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Re: [infoguys-list] development comments

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  • suesarkis@aol.com
    In a message dated 8/27/2007 9:49:50 A.M. Pacific Daylight Time, Jurydoctor@aol.com writes: What if the janitor (who did a lousy job) is the one that gets
    Message 1 of 12 , Aug 27, 2007
      In a message dated 8/27/2007 9:49:50 A.M. Pacific Daylight Time,
      Jurydoctor@... writes:

      What if the janitor (who did a lousy job) is the one that gets hurt? Who is
      responsible then?


      The Worker's Comp carrier. No more, no less. That is his job and he knew
      what he was going to do. If he did it incorrectly causing himself harm, I
      think that would be considered something one should hold themselves accountable
      for.

      Sue



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    • Jurydoctor@aol.com
      In a message dated 8/28/2007 5:27:10 AM Eastern Standard Time, infoguys-list@yahoogroups.com writes: What if the janitor (who did a lousy job) is the one that
      Message 2 of 12 , Aug 28, 2007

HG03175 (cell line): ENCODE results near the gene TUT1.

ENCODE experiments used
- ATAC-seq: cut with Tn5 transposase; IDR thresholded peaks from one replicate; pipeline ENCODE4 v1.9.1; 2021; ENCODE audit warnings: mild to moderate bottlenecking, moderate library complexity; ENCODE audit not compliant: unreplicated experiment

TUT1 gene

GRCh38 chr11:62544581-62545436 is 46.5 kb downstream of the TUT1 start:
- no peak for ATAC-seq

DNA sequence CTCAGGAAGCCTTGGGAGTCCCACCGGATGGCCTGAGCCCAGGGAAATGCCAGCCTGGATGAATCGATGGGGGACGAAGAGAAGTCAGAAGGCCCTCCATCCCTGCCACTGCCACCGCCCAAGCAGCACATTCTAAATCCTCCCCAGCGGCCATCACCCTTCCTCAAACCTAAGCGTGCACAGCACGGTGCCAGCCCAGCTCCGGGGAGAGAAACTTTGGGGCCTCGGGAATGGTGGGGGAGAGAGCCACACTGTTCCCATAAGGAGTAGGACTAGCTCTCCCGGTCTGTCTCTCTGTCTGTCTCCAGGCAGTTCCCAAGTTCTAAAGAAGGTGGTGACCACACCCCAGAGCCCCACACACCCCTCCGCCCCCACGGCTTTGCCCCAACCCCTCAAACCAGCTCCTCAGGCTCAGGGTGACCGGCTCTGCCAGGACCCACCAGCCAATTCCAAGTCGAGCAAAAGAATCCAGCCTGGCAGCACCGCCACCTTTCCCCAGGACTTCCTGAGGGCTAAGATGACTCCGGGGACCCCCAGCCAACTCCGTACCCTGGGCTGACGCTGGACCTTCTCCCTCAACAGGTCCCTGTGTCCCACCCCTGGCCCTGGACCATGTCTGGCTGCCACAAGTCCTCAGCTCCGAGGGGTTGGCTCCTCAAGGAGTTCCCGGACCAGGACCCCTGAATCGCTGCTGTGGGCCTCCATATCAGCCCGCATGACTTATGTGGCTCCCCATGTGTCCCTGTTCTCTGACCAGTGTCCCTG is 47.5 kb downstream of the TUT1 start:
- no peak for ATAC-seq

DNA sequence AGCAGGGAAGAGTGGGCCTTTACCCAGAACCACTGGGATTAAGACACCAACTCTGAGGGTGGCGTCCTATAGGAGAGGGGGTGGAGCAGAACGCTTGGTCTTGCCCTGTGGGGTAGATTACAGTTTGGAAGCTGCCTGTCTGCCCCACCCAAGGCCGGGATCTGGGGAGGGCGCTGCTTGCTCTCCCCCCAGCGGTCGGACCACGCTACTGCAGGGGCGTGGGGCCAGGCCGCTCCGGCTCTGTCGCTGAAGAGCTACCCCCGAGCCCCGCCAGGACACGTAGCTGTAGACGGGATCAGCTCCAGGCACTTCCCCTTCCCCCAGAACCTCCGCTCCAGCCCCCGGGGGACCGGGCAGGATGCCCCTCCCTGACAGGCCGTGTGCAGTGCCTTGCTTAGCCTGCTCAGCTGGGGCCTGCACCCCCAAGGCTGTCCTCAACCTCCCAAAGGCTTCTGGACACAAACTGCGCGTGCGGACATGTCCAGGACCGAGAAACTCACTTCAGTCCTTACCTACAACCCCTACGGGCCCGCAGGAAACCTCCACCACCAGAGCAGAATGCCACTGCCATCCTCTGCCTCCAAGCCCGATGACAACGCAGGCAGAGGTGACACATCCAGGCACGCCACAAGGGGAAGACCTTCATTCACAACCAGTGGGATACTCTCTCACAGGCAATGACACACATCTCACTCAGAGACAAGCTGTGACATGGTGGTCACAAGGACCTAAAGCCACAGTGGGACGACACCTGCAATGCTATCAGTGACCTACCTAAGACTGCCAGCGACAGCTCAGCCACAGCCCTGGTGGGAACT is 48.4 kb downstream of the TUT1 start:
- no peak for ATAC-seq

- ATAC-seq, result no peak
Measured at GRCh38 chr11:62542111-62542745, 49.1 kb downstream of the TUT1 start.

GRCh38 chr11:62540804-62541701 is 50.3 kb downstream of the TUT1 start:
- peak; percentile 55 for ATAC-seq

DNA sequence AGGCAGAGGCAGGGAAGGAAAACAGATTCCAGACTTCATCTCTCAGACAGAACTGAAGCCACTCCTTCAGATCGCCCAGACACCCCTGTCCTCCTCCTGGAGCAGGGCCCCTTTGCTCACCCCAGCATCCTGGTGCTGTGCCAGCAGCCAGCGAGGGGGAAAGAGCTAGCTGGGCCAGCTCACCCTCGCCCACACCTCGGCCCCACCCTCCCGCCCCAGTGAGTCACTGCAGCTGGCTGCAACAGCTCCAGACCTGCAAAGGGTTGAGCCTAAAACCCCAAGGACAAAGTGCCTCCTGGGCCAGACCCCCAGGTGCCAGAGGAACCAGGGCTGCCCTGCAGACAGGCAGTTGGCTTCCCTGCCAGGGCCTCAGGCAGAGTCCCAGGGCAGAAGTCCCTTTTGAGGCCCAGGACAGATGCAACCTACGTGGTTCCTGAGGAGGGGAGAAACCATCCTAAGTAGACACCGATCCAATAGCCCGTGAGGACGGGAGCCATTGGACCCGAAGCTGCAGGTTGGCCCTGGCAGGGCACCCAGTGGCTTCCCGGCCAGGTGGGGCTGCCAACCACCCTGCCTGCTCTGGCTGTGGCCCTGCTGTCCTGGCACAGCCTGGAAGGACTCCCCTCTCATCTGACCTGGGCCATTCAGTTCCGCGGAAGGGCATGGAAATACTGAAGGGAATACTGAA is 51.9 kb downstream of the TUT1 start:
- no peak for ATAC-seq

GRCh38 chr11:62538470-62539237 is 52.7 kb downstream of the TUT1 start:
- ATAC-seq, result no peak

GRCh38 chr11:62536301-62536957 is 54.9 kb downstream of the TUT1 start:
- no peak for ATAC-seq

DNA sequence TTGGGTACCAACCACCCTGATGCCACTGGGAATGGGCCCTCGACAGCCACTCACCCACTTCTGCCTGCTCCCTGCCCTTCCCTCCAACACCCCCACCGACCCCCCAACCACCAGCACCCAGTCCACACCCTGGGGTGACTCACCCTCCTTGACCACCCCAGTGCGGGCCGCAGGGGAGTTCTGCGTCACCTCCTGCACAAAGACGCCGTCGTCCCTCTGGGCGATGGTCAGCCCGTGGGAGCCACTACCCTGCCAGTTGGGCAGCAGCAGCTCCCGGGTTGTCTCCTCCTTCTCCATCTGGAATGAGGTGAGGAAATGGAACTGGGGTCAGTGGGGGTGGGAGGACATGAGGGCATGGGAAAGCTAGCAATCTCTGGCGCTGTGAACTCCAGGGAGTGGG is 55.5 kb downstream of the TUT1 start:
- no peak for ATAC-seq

In a message dated 8/28/2007 5:27:10 AM Eastern Standard Time,
        infoguys-list@yahoogroups.com writes:

        What if the janitor (who did a lousy job) is the one that gets hurt? Who is
        responsible then?


        The Worker's Comp carrier. No more, no less. That is his job and he knew
        what he was going to do. If he did it incorrectly causing himself harm, I
        think that would be considered something one should hold themselves
        accountable
        for.

        ______________
        How about this analogy (from my daughter)
        A taxi driver notices a mechanical problem on the taxi he uses 12 hours a day.
        He makes attempts for the cab owner to fix it. He can not earn $ unless this
        cab is operational. He repairs it himself. The taxi stalls, the taxi driver